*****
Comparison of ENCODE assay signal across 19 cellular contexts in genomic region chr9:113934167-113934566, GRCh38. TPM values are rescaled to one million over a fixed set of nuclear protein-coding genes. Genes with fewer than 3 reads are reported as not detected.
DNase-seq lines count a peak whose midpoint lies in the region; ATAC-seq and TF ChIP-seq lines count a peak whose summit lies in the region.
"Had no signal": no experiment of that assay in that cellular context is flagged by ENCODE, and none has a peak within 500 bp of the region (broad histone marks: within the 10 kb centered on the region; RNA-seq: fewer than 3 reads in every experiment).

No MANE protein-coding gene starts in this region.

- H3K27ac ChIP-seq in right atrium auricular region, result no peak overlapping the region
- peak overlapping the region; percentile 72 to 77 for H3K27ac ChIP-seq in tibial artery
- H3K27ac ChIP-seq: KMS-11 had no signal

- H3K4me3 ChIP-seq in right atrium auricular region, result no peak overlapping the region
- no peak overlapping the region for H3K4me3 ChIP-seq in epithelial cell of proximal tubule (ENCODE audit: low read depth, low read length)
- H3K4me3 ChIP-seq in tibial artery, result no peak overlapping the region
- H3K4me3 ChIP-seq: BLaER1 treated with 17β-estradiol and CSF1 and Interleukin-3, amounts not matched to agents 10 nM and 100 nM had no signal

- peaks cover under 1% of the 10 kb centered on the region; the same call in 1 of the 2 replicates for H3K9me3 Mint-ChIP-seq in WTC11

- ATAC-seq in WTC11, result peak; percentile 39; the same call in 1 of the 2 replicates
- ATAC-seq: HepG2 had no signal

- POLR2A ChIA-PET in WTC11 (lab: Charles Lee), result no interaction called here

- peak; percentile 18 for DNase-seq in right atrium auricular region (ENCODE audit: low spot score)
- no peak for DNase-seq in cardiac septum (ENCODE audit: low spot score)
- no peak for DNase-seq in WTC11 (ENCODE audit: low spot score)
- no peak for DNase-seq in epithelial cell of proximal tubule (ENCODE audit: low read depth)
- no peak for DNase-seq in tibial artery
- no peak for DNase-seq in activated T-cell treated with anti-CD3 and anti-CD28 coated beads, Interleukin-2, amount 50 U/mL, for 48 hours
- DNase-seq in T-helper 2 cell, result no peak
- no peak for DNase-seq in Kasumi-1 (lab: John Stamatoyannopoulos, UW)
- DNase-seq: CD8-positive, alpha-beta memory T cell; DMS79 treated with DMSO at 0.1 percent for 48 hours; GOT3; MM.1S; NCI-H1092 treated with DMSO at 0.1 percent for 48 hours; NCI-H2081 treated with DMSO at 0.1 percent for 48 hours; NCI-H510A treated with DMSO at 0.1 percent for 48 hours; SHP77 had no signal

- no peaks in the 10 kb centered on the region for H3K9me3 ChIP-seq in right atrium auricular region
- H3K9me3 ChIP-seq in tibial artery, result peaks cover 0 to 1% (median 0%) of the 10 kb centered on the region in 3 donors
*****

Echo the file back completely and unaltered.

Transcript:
Comparison of ENCODE assay signal across 19 cellular contexts in genomic region chr9:113934167-113934566, GRCh38. TPM values are rescaled to one million over a fixed set of nuclear protein-coding genes. Genes with fewer than 3 reads are reported as not detected.
DNase-seq lines count a peak whose midpoint lies in the region; ATAC-seq and TF ChIP-seq lines count a peak whose summit lies in the region.
"Had no signal": no experiment of that assay in that cellular context is flagged by ENCODE, and none has a peak within 500 bp of the region (broad histone marks: within the 10 kb centered on the region; RNA-seq: fewer than 3 reads in every experiment).

No MANE protein-coding gene starts in this region.

- H3K27ac ChIP-seq in right atrium auricular region, result no peak overlapping the region
- peak overlapping the region; percentile 72 to 77 for H3K27ac ChIP-seq in tibial artery
- H3K27ac ChIP-seq: KMS-11 had no signal

- H3K4me3 ChIP-seq in right atrium auricular region, result no peak overlapping the region
- no peak overlapping the region for H3K4me3 ChIP-seq in epithelial cell of proximal tubule (ENCODE audit: low read depth, low read length)
- H3K4me3 ChIP-seq in tibial artery, result no peak overlapping the region
- H3K4me3 ChIP-seq: BLaER1 treated with 17β-estradiol and CSF1 and Interleukin-3, amounts not matched to agents 10 nM and 100 nM had no signal

- peaks cover under 1% of the 10 kb centered on the region; the same call in 1 of the 2 replicates for H3K9me3 Mint-ChIP-seq in WTC11

- ATAC-seq in WTC11, result peak; percentile 39; the same call in 1 of the 2 replicates
- ATAC-seq: HepG2 had no signal

- POLR2A ChIA-PET in WTC11 (lab: Charles Lee), result no interaction called here

- peak; percentile 18 for DNase-seq in right atrium auricular region (ENCODE audit: low spot score)
- no peak for DNase-seq in cardiac septum (ENCODE audit: low spot score)
- no peak for DNase-seq in WTC11 (ENCODE audit: low spot score)
- no peak for DNase-seq in epithelial cell of proximal tubule (ENCODE audit: low read depth)
- no peak for DNase-seq in tibial artery
- no peak for DNase-seq in activated T-cell treated with anti-CD3 and anti-CD28 coated beads, Interleukin-2, amount 50 U/mL, for 48 hours
- DNase-seq in T-helper 2 cell, result no peak
- no peak for DNase-seq in Kasumi-1 (lab: John Stamatoyannopoulos, UW)
- DNase-seq: CD8-positive, alpha-beta memory T cell; DMS79 treated with DMSO at 0.1 percent for 48 hours; GOT3; MM.1S; NCI-H1092 treated with DMSO at 0.1 percent for 48 hours; NCI-H2081 treated with DMSO at 0.1 percent for 48 hours; NCI-H510A treated with DMSO at 0.1 percent for 48 hours; SHP77 had no signal

- no peaks in the 10 kb centered on the region for H3K9me3 ChIP-seq in right atrium auricular region
- H3K9me3 ChIP-seq in tibial artery, result peaks cover 0 to 1% (median 0%) of the 10 kb centered on the region in 3 donors